in that position don't like that. Plus, passengers will sometimes
do things to make themselves feel more empowered. For example,
a guy on one flight kept pressing his call light, and he wouldn't
put on his seat belt. I pulled him back to the galley and said,
"What's wrong?" And he said, "I just hate to fly."
Q: But a lot of bad behavior is alcohol fueled, isn't it?
A: I follow air rage stories. The vast majority
of those incidents are due to alcohol consumption.
Q: Some industry people propose banning alcohol from flights.
Do you agree?
A: There are a large number of people who
probably rely on alcohol to calm their nerves. And if you take
away alcohol, you're going to have a whole new class of people
acting crazy. The same thing happened when we banned cigarettes.
Q: Do flight attendants favor working a particular section of
A: It depends on the person. I prefer coach.
There tends to be a lot more attitude in first class, and ironically
it's from the upgrades, not the full-fare passengers. People who
haven't flown first class that often can be more demanding.
Q: Does anyone pay for first class anymore?
A: Oh, yes. But the majority in first class
are probably upgrades. When I was hired in 1985, the first-class
cabin was empty. Now it's always full.
Q: And then there are what you call the "high-altitude ninjas,"
who sneak into first class. Do people actually get away with that?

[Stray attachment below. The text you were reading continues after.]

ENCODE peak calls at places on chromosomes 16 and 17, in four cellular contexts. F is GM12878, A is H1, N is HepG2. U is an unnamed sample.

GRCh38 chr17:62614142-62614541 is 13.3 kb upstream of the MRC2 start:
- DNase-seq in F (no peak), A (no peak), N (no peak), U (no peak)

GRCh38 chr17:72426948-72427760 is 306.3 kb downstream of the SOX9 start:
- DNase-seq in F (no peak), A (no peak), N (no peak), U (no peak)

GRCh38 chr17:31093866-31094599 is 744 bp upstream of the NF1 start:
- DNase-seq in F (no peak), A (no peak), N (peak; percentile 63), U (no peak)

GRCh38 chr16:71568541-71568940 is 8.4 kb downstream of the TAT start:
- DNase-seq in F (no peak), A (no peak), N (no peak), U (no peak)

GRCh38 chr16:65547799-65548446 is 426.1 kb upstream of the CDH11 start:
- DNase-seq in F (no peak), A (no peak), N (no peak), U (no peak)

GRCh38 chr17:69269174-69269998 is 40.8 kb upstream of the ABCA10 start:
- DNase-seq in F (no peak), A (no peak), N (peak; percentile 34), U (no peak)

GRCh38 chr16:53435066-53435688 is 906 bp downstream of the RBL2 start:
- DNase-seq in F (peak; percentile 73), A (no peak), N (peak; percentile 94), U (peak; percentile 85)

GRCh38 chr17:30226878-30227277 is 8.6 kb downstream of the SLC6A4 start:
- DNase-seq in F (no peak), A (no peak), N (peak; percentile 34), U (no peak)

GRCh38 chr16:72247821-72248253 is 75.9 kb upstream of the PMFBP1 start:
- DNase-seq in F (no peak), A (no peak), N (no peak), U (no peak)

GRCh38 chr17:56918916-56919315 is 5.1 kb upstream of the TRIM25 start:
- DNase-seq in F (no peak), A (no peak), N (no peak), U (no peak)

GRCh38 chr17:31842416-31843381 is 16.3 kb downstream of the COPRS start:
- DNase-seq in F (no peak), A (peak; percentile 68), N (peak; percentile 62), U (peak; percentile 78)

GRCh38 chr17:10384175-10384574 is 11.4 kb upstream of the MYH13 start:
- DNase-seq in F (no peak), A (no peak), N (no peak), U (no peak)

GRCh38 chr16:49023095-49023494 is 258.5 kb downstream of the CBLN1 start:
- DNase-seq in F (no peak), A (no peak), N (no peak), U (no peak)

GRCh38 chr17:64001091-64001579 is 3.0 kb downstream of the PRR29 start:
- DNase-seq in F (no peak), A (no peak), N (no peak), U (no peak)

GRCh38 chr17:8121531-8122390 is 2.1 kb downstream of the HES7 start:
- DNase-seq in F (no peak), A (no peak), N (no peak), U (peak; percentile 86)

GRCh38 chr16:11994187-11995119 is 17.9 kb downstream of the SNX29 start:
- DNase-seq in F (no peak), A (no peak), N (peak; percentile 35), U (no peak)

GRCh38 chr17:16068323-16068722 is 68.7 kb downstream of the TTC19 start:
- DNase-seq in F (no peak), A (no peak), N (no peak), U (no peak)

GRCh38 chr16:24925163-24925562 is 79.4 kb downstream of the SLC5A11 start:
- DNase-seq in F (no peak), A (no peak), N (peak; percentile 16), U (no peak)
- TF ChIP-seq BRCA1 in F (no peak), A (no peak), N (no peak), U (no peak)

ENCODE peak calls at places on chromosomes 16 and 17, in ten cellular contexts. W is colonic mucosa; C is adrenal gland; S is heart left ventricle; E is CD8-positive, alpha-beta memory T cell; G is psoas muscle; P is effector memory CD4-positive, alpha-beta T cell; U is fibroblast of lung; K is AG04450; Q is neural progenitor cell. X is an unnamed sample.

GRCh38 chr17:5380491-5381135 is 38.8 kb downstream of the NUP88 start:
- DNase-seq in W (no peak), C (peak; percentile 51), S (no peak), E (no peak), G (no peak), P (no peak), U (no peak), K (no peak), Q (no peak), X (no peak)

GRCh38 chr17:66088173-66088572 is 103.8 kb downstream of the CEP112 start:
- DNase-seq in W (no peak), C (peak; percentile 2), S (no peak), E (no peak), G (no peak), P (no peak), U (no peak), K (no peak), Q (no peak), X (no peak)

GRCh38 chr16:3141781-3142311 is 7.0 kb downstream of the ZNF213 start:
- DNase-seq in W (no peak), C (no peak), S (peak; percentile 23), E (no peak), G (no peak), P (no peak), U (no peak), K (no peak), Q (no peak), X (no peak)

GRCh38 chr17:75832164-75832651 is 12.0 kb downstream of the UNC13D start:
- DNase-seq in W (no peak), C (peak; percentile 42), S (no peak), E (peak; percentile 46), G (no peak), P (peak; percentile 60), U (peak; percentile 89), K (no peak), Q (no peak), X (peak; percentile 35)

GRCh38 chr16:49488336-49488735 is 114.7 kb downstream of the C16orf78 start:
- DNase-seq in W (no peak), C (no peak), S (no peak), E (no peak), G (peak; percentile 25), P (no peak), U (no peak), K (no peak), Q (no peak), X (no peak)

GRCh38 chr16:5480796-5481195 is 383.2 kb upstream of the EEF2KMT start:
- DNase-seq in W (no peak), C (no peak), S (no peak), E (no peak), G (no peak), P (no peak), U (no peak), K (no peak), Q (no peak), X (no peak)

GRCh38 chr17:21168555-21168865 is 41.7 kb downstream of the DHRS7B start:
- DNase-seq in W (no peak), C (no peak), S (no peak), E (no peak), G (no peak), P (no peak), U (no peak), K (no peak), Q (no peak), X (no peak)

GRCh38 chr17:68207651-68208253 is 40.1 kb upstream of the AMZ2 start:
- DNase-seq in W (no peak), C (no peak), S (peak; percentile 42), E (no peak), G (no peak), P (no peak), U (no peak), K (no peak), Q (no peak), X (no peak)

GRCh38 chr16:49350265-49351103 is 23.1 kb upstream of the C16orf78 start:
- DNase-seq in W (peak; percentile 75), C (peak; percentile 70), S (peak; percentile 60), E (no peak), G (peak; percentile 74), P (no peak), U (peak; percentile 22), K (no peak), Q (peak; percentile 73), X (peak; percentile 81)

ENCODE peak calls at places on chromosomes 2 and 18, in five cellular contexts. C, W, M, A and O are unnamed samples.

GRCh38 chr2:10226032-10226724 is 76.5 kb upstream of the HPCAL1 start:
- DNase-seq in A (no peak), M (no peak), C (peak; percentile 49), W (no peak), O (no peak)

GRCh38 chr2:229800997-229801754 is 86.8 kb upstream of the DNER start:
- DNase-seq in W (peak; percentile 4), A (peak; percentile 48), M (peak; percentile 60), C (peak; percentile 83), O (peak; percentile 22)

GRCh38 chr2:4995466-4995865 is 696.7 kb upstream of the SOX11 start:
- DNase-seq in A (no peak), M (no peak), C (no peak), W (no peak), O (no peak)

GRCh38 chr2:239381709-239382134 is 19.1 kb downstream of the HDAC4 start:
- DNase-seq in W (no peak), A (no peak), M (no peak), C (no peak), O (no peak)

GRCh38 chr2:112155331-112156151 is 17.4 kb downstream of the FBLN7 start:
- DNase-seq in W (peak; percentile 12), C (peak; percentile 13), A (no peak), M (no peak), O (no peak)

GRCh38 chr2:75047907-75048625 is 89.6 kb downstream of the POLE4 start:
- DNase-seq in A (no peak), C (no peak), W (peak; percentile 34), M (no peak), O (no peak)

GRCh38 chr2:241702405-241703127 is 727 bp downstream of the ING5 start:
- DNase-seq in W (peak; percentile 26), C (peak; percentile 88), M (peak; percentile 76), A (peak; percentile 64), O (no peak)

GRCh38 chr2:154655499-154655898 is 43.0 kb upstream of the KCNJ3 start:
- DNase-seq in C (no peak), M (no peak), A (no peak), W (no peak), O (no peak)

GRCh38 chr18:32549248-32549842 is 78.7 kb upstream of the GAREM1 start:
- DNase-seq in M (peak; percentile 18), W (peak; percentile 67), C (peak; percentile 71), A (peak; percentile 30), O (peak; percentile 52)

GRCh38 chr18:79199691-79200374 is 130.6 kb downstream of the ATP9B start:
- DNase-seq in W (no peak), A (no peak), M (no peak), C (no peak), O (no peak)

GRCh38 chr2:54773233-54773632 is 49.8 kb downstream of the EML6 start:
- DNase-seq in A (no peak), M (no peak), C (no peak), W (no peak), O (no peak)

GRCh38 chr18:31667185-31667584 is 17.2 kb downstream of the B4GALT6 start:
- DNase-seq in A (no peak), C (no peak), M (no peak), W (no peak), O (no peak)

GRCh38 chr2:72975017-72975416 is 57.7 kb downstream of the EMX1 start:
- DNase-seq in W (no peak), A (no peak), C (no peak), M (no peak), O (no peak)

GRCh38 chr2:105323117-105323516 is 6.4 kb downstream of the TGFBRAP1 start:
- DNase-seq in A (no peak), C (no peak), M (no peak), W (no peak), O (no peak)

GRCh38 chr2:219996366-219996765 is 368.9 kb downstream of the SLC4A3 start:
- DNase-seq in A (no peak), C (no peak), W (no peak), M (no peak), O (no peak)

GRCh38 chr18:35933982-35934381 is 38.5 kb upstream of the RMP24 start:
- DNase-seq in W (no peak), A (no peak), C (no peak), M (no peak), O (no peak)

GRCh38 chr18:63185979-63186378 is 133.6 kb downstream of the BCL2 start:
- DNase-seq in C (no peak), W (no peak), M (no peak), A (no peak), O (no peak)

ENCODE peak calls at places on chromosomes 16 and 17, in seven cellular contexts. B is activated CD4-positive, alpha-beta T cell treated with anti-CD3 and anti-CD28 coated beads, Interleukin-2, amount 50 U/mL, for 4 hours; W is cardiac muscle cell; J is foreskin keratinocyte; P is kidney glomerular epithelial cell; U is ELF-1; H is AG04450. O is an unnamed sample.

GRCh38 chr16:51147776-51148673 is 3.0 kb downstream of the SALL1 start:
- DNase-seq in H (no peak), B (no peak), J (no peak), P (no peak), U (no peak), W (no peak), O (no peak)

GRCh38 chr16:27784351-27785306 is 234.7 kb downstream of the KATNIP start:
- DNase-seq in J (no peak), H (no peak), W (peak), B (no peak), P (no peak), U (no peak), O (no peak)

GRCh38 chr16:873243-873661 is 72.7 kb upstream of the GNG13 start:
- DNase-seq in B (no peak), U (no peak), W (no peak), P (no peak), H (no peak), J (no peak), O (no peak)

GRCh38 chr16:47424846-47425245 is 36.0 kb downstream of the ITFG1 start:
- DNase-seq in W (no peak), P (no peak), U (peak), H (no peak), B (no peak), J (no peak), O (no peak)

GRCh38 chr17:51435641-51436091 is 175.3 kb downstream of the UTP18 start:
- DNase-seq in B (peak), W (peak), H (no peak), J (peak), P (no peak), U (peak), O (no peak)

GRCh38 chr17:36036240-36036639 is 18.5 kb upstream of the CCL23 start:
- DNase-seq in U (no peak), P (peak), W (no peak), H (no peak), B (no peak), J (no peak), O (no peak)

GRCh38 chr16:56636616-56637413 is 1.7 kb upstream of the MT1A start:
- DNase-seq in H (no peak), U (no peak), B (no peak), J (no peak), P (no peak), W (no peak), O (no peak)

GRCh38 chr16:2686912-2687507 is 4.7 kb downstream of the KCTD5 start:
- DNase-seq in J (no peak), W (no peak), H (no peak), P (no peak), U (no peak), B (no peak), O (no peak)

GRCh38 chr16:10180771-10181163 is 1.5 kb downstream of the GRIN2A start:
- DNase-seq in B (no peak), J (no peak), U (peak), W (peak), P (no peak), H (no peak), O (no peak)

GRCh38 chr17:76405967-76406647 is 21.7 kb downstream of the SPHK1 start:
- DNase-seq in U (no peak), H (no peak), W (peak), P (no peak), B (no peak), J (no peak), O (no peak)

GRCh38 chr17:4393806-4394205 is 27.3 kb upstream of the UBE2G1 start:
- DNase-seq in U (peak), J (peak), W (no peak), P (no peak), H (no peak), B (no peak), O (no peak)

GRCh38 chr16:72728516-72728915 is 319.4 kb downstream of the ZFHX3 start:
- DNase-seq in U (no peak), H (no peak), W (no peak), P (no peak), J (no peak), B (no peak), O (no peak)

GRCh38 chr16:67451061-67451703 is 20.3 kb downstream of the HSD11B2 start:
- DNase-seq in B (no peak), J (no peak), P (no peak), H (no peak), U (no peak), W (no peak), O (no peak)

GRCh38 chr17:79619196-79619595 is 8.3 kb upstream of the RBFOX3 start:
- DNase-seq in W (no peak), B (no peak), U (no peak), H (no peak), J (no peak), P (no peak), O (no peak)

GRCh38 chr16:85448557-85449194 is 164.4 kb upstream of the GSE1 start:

A: They try all the time. I had a Catholic
priest who tried it. He was in uniform. My seat count was off,
so I asked to see his boarding pass. It was for 28D. He said,
"Oh, I thought it was 3A."
Q: Did you let him stay, considering he was a man of the cloth?
A: No. It's not so much that flight attendants
are cruel jail keepers. But people sitting in the center seat
in the back get wind of it, and then everything falls apart. I
wish all the seats were first class and we served caviar and lobster
and we sang Kumbaya as we climbed. But they aren't, and the company
makes its money on first class. Those seats are major marketing
tools for the airline.
Q: Is there a particular route flight attendants dread?
A: Every flight has a personality, and every
destination has a personality within that. On a Chicago to Des
Moines route, I guarantee about every flight is going to be smooth
as pie. People are very polite. You fly between New York and Miami,
it's different. People speak different languages. They have different
cultural beliefs. (On some routes) people tend to be very demanding.
They can't understand that it's impossible to cook a steak medium-rare
in a convection oven.
Q: Flight attendants stress their safety and service functions.
But you fill other roles like referee, babysitter and therapist.
Is this part of the job?
A: When you're first hired, you don't expect
it. But as you start to fulfill it, you realize there are more
aspects to the job than you thought. Like stopping people from
Q: Even cops hate that.
A: I gained a lot of my experience from
having been a bartender. You analyze the problem before you make
accusations or threats. You can't teach that in flight-attendant
Q: Do they teach you how to tell someone they stink?
A: That's a tough one. But I'm forced to
if other passengers are (complaining). Every major airline has
a stipulation they can deny boarding to a person who stinks –
they call it "foul body odor." Mostly people just grin
and bear it. But once in Caracas, a couple boarded and I could
smell them halfway down the aisle.
Q: You cited the airline regulation?
A: No, I passed the buck. I told them they
had to see the purser. The man asked why, and I said, "Quite
frankly, the passengers are complaining about your body odor."
He was incensed. The captain came back, and, finally, they left
the airplane. But first they said that thing passengers always
say when they're about to be kicked off the airplane: I'm never
flying this &%$#@! airline again!
Q: And what did you say?